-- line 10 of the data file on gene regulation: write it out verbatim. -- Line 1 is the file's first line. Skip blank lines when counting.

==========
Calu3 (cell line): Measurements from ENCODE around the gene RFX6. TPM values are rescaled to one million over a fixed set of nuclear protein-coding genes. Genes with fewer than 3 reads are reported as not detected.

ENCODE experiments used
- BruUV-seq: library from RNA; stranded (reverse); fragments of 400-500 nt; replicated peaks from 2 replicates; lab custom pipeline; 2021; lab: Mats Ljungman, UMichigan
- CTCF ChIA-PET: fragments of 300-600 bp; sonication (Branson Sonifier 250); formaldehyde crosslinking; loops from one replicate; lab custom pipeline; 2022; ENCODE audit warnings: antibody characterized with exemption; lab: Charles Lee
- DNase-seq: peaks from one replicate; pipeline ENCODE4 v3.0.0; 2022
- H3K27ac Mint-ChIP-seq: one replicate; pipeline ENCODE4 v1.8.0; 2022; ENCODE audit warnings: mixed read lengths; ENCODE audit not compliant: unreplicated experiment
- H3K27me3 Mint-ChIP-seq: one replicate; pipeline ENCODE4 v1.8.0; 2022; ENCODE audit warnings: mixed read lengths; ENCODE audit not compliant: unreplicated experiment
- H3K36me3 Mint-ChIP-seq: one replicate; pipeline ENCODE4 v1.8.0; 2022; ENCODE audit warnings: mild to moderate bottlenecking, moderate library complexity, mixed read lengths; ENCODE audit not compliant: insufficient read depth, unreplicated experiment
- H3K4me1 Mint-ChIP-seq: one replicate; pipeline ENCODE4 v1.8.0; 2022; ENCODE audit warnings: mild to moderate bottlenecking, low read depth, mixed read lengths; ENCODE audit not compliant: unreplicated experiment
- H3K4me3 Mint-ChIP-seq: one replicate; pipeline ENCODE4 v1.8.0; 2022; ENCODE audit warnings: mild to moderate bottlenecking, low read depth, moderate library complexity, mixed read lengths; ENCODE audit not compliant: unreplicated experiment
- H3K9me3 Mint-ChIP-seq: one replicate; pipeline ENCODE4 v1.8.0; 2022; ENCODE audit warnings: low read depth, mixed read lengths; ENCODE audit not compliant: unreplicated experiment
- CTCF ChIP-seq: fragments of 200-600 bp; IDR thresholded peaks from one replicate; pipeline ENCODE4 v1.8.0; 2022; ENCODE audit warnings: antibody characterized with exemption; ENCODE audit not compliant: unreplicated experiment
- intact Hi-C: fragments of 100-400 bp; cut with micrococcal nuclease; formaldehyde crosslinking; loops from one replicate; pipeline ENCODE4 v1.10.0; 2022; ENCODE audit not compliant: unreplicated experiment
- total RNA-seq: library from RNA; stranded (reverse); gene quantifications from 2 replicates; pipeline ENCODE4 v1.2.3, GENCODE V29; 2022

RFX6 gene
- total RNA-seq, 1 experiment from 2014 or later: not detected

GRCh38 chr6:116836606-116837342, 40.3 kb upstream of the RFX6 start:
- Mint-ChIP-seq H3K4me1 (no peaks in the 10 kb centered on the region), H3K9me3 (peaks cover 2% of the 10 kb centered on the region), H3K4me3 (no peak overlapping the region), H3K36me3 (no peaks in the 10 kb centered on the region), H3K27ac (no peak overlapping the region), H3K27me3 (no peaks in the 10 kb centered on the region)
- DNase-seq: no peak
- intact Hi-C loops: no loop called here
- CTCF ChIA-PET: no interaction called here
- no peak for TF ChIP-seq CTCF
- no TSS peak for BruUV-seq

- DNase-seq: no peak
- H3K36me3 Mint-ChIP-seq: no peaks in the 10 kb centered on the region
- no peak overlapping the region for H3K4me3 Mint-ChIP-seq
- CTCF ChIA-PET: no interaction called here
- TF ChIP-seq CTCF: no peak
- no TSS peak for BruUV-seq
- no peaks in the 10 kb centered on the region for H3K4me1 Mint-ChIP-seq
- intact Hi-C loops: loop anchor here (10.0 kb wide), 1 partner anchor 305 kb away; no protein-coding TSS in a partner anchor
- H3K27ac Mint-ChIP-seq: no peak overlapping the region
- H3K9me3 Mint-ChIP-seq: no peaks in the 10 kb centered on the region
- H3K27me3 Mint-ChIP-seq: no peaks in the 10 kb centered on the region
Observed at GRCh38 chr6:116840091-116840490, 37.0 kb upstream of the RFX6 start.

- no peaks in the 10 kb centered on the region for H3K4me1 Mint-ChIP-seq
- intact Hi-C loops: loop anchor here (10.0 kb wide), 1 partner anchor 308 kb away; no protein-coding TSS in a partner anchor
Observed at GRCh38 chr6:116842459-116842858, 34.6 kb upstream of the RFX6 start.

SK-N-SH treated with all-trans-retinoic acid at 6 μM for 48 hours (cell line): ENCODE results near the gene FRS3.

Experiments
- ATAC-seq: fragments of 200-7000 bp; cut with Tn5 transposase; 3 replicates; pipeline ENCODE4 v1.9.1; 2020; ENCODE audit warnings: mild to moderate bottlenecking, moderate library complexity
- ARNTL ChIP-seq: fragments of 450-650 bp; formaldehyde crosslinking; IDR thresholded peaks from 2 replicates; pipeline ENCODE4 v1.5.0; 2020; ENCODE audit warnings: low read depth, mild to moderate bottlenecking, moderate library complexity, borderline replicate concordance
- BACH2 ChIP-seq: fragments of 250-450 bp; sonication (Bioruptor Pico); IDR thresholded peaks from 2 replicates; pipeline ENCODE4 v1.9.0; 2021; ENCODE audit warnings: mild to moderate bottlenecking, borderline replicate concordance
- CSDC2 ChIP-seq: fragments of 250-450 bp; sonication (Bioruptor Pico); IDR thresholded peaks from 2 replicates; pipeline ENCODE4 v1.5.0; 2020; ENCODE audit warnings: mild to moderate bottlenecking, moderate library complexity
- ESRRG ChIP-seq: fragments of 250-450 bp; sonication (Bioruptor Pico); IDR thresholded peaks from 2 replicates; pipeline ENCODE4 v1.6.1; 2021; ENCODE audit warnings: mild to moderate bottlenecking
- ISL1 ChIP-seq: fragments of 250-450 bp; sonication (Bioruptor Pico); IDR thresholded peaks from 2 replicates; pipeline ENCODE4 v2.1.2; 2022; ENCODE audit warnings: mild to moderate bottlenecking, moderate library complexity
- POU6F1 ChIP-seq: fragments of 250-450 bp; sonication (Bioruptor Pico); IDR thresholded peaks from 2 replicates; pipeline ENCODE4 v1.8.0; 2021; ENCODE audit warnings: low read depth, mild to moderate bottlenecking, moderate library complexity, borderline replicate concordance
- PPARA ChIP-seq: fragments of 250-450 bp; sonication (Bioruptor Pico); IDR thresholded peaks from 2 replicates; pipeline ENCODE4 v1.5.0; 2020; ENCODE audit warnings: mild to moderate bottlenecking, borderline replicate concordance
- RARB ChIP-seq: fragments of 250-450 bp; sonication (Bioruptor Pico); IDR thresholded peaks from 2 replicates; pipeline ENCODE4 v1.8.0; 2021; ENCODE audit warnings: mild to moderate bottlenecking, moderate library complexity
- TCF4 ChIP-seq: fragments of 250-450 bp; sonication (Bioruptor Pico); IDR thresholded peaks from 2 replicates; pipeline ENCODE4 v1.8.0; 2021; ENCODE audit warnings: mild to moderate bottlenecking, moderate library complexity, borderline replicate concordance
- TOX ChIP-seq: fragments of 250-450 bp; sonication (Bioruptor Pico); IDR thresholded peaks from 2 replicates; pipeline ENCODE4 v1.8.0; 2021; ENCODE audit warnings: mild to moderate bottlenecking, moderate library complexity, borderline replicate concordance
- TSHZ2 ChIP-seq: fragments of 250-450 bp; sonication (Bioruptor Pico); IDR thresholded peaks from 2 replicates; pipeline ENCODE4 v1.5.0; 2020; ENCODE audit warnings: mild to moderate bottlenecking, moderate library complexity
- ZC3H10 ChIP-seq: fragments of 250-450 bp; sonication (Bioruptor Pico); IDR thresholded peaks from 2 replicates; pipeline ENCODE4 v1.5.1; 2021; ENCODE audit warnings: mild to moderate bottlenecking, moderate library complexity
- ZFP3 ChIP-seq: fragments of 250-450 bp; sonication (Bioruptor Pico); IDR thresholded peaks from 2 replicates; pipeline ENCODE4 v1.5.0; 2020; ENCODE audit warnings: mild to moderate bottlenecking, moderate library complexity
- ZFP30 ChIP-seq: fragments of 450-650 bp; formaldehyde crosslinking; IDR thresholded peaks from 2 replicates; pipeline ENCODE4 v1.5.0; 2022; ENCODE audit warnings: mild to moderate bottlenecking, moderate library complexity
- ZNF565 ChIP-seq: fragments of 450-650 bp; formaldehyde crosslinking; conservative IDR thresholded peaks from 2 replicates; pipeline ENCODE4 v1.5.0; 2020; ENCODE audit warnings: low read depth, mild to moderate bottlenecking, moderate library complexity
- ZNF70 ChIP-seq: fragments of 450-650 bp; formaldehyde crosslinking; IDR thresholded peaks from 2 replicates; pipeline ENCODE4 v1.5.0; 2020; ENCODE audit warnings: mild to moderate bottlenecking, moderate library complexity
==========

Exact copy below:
- H3K4me3 Mint-ChIP-seq: one replicate; pipeline ENCODE4 v1.8.0; 2022; ENCODE audit warnings: mild to moderate bottlenecking, low read depth, moderate library complexity, mixed read lengths; ENCODE audit not compliant: unreplicated experiment